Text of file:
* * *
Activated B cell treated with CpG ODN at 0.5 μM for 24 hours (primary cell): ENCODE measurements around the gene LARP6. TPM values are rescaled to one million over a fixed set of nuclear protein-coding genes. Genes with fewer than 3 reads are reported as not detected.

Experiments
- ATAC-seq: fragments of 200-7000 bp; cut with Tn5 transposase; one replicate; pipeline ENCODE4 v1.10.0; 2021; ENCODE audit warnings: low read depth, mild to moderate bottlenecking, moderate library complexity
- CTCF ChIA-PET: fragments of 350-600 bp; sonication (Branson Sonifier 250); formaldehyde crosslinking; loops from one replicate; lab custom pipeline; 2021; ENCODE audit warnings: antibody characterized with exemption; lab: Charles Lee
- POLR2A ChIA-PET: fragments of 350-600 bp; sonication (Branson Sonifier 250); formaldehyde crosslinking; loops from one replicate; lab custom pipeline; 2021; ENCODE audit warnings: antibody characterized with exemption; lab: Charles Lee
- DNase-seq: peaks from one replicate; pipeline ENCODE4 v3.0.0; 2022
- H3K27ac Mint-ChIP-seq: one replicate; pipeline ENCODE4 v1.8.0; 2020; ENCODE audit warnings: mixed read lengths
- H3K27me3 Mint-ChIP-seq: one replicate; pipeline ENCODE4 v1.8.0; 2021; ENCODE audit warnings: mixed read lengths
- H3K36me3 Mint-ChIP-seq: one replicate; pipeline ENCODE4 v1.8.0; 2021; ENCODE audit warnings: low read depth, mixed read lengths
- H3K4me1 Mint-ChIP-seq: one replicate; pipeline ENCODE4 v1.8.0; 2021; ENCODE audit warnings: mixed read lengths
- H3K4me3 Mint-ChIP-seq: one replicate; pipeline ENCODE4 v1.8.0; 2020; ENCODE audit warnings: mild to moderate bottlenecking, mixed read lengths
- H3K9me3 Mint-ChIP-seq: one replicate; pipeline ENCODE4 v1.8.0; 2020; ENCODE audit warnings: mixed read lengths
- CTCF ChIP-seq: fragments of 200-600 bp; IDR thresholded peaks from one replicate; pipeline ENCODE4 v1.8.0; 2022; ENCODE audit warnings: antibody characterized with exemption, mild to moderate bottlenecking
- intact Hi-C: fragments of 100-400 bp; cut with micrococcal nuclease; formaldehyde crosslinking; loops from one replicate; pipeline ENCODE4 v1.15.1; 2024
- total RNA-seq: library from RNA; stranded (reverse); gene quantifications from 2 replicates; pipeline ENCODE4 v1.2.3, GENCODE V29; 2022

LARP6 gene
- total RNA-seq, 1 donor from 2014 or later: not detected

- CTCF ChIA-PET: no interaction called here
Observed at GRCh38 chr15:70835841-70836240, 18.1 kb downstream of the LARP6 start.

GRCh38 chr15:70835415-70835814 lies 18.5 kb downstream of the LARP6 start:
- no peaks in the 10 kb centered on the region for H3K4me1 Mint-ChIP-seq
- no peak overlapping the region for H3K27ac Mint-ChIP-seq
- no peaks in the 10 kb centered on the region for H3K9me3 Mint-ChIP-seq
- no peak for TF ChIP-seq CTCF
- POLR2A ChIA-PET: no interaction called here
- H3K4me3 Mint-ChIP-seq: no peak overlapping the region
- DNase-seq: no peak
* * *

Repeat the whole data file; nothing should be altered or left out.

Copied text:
Activated B cell treated with CpG ODN at 0.5 μM for 24 hours (primary cell): ENCODE measurements around the gene LARP6. TPM values are rescaled to one million over a fixed set of nuclear protein-coding genes. Genes with fewer than 3 reads are reported as not detected.

Experiments
- ATAC-seq: fragments of 200-7000 bp; cut with Tn5 transposase; one replicate; pipeline ENCODE4 v1.10.0; 2021; ENCODE audit warnings: low read depth, mild to moderate bottlenecking, moderate library complexity
- CTCF ChIA-PET: fragments of 350-600 bp; sonication (Branson Sonifier 250); formaldehyde crosslinking; loops from one replicate; lab custom pipeline; 2021; ENCODE audit warnings: antibody characterized with exemption; lab: Charles Lee
- POLR2A ChIA-PET: fragments of 350-600 bp; sonication (Branson Sonifier 250); formaldehyde crosslinking; loops from one replicate; lab custom pipeline; 2021; ENCODE audit warnings: antibody characterized with exemption; lab: Charles Lee
- DNase-seq: peaks from one replicate; pipeline ENCODE4 v3.0.0; 2022
- H3K27ac Mint-ChIP-seq: one replicate; pipeline ENCODE4 v1.8.0; 2020; ENCODE audit warnings: mixed read lengths
- H3K27me3 Mint-ChIP-seq: one replicate; pipeline ENCODE4 v1.8.0; 2021; ENCODE audit warnings: mixed read lengths
- H3K36me3 Mint-ChIP-seq: one replicate; pipeline ENCODE4 v1.8.0; 2021; ENCODE audit warnings: low read depth, mixed read lengths
- H3K4me1 Mint-ChIP-seq: one replicate; pipeline ENCODE4 v1.8.0; 2021; ENCODE audit warnings: mixed read lengths
- H3K4me3 Mint-ChIP-seq: one replicate; pipeline ENCODE4 v1.8.0; 2020; ENCODE audit warnings: mild to moderate bottlenecking, mixed read lengths
- H3K9me3 Mint-ChIP-seq: one replicate; pipeline ENCODE4 v1.8.0; 2020; ENCODE audit warnings: mixed read lengths
- CTCF ChIP-seq: fragments of 200-600 bp; IDR thresholded peaks from one replicate; pipeline ENCODE4 v1.8.0; 2022; ENCODE audit warnings: antibody characterized with exemption, mild to moderate bottlenecking
- intact Hi-C: fragments of 100-400 bp; cut with micrococcal nuclease; formaldehyde crosslinking; loops from one replicate; pipeline ENCODE4 v1.15.1; 2024
- total RNA-seq: library from RNA; stranded (reverse); gene quantifications from 2 replicates; pipeline ENCODE4 v1.2.3, GENCODE V29; 2022

LARP6 gene
- total RNA-seq, 1 donor from 2014 or later: not detected

- CTCF ChIA-PET: no interaction called here
Observed at GRCh38 chr15:70835841-70836240, 18.1 kb downstream of the LARP6 start.

GRCh38 chr15:70835415-70835814 lies 18.5 kb downstream of the LARP6 start:
- no peaks in the 10 kb centered on the region for H3K4me1 Mint-ChIP-seq
- no peak overlapping the region for H3K27ac Mint-ChIP-seq
- no peaks in the 10 kb centered on the region for H3K9me3 Mint-ChIP-seq
- no peak for TF ChIP-seq CTCF
- POLR2A ChIA-PET: no interaction called here
- H3K4me3 Mint-ChIP-seq: no peak overlapping the region
- DNase-seq: no peak